Wandell and Lamington, Lanarkshire, Scotland Genealogy
Wandell and Lamington (#659)
This is a guide to the history and major genealogical records of Scotland as they pertain to the parish of Wandell and Lamington. To learn more about how to use these records to search for your ancestors, go to the Scotland: Research Strategies.
WANDELL and LAMMINGTOUNE, a parish, in the Upper ward of the county of Lanark containing the village of Lammingtoune, 6½ miles (S. W.) from Biggar. These two ancient parishes, which were united in 1608, comprise the baronies of Wandell and Lammingtoune. The parish extends along the banks of the river Clyde. The church, situated on the boundary between the two districts, is a very ancient structure, with a fine Norman doorway; the building was repaired and enlarged in 1828 and contains about 350 sittings.
The New Statistical Account of Scotland (pub. 1834-45) offers uniquely rich and detailed parish reports for the whole of Scotland, covering a vast range of topics including history, agriculture, education, trades, religion and social customs. The reports, written by the parish ministers, are available online at http://edina.ac.uk/stat-acc-scot/ . Click on ‘Browse scanned pages’ then search the parish reports for Wandell and Lamington. Also available at the Family History Library.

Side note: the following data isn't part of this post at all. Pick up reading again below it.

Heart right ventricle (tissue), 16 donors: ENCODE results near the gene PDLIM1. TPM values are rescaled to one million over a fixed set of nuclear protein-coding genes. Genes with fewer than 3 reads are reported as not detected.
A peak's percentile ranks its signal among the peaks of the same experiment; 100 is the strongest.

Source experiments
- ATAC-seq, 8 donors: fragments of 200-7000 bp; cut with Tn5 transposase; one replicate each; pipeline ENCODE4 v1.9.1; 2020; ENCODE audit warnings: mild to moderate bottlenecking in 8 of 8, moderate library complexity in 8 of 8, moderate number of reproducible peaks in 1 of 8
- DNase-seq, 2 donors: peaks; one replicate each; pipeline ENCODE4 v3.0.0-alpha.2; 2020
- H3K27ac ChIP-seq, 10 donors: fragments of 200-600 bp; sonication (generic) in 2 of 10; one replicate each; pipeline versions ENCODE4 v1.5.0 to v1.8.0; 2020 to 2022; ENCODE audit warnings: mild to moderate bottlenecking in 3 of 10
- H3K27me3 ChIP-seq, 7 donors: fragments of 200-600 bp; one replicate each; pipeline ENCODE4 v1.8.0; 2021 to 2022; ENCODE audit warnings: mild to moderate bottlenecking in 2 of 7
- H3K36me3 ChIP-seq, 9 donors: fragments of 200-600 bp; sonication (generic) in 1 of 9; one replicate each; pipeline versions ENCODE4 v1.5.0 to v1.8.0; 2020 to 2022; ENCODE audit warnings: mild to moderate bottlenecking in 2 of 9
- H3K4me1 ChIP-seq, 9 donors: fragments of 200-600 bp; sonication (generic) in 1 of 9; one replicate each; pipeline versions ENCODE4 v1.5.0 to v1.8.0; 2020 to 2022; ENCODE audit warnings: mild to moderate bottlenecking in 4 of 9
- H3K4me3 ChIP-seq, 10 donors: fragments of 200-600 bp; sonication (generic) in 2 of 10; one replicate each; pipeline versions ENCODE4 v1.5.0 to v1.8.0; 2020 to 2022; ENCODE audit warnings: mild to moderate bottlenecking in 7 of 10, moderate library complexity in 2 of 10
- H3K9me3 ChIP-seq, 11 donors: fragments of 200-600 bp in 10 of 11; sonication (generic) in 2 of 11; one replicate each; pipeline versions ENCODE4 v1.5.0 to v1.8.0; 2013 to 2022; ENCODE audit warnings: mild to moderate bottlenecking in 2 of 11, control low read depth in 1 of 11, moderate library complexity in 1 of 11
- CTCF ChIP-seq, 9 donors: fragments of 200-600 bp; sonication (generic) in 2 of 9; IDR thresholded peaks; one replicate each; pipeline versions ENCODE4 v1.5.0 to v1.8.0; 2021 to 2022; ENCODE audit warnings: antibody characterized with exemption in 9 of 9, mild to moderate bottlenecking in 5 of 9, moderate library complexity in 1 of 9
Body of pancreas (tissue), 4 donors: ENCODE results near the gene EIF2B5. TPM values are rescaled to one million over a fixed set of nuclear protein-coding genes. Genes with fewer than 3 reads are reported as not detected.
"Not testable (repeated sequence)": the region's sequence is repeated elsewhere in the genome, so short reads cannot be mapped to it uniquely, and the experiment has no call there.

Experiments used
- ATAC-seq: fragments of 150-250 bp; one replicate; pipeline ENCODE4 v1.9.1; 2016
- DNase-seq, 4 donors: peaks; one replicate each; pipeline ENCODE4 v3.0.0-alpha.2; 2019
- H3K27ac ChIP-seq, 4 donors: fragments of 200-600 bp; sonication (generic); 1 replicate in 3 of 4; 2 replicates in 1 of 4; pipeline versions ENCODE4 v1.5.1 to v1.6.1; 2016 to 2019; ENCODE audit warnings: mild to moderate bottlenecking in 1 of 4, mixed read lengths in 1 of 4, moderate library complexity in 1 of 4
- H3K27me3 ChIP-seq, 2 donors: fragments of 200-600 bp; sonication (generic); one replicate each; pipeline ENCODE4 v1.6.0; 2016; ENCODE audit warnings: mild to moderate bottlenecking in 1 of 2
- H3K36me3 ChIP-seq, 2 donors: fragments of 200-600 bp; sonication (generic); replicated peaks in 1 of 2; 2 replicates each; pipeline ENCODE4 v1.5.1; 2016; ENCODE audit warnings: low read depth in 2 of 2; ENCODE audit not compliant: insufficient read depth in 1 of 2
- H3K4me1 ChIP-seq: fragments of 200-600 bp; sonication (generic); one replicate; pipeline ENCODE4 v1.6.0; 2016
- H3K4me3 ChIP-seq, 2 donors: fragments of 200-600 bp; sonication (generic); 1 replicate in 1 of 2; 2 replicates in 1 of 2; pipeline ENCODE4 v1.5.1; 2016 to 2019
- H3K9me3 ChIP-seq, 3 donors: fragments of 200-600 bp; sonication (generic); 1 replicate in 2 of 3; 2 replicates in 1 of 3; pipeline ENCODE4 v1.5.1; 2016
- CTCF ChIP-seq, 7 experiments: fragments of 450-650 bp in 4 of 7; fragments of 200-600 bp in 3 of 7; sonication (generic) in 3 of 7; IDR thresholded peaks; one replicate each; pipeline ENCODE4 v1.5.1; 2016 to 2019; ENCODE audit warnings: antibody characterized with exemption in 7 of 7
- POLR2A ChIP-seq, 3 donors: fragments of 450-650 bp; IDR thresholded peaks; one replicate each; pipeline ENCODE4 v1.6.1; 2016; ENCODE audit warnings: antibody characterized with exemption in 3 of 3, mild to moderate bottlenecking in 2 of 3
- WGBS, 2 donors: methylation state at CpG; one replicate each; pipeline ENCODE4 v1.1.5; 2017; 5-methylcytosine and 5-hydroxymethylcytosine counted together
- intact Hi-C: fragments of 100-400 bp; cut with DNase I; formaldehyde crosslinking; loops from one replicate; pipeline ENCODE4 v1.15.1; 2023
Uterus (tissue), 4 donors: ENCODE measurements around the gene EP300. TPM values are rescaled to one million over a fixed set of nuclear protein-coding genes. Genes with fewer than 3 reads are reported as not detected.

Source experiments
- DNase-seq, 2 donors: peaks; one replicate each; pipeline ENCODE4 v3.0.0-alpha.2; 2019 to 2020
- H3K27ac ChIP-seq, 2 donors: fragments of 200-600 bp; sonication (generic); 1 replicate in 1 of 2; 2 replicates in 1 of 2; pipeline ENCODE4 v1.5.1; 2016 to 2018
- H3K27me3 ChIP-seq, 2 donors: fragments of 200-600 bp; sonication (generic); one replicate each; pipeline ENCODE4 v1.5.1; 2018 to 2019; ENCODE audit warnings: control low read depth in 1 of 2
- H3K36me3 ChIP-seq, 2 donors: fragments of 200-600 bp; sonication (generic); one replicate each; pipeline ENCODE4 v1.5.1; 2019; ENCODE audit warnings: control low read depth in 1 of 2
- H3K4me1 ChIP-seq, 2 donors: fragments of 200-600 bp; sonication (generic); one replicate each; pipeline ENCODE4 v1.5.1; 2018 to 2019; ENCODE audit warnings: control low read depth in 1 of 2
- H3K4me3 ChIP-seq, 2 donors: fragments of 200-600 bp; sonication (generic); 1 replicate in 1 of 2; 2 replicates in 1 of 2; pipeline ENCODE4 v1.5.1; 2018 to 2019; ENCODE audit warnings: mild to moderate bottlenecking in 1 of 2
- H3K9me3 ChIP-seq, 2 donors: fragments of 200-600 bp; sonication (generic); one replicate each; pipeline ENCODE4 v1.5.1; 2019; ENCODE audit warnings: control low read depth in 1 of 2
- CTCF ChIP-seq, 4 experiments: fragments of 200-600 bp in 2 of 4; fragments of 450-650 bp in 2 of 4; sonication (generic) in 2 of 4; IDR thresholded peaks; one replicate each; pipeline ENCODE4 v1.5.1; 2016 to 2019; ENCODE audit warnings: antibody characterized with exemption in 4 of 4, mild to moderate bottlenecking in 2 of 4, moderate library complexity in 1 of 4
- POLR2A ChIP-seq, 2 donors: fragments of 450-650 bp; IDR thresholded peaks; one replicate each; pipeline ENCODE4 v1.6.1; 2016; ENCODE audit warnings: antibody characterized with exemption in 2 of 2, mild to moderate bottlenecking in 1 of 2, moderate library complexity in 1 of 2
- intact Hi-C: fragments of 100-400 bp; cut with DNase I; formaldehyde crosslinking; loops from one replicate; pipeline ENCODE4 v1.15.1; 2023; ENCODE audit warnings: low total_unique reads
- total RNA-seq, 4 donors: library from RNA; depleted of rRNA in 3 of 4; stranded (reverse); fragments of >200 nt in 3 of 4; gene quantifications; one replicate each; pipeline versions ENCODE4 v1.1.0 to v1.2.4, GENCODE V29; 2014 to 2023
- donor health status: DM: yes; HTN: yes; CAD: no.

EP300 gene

A census is a count and description of the population, taken by the government, arranged by locality and by household. Read more about Scotland Census Records.
Click here for a list of the Family History Library microfilm numbers for the census records of Wandell and Lamington.
Below is information for any known surname indexes:
|1851||941.43/W2 X2m 1851|
The 1901 census of Scotland is indexed on www.scotlandspeople.gov.uk. To use it, you must register and pay a small access fee. All available censuses, 1841-1901, are indexed on this website. It may be easier for you to pay to use the website rather than access indexes through the library.
The Established Church of Scotland was Presbyterian. Read more about Scotland Church Records.